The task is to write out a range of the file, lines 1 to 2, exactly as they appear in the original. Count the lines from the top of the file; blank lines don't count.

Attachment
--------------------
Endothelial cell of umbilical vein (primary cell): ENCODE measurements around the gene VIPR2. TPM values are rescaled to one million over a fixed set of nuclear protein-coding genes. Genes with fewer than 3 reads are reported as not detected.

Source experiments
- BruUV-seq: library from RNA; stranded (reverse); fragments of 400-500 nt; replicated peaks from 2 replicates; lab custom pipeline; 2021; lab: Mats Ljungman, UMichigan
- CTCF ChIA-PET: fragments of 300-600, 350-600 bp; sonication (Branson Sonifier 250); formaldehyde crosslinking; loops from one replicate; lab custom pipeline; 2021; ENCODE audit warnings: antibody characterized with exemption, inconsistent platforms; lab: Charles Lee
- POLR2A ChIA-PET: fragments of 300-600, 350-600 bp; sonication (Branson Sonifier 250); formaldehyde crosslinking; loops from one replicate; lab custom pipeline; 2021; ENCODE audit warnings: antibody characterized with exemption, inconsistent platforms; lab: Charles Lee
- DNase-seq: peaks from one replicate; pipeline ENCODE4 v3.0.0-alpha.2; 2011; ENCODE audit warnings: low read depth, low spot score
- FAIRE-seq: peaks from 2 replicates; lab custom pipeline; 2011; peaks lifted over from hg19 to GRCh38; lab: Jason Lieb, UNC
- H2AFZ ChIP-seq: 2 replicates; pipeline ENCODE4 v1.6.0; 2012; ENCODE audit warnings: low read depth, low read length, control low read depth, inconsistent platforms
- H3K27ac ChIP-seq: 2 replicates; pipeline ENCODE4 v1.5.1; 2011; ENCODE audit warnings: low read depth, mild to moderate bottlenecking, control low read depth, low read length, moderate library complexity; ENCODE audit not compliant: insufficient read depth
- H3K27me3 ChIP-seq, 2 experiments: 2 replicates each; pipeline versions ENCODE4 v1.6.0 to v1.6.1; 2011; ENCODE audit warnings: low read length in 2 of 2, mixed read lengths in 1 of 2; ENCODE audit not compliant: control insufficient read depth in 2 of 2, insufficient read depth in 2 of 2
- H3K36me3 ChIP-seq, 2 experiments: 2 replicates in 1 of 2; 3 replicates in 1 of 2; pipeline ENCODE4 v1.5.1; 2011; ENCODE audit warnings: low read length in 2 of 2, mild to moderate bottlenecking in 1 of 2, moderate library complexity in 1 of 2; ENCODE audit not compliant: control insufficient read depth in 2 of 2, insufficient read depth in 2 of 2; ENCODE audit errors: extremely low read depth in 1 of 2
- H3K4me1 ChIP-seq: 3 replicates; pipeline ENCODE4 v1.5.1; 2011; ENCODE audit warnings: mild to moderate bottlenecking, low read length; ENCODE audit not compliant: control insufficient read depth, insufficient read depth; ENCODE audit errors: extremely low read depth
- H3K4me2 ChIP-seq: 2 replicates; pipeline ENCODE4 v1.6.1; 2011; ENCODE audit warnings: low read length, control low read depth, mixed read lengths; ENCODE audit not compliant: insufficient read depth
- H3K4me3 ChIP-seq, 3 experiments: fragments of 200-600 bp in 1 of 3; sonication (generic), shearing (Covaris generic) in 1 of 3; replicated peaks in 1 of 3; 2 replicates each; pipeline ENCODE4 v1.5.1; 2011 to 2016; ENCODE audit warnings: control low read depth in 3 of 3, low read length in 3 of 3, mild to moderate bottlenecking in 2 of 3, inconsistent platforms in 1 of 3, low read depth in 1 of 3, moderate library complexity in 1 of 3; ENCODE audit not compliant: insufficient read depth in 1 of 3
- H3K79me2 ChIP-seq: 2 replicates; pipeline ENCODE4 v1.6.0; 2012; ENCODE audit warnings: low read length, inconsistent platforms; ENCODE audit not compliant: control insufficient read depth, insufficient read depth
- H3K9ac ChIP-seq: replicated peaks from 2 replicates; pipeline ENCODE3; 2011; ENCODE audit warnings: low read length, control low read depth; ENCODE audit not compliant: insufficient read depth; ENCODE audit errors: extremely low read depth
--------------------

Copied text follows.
Endothelial cell of umbilical vein (primary cell): ENCODE measurements around the gene VIPR2. TPM values are rescaled to one million over a fixed set of nuclear protein-coding genes. Genes with fewer than 3 reads are reported as not detected.

Source experiments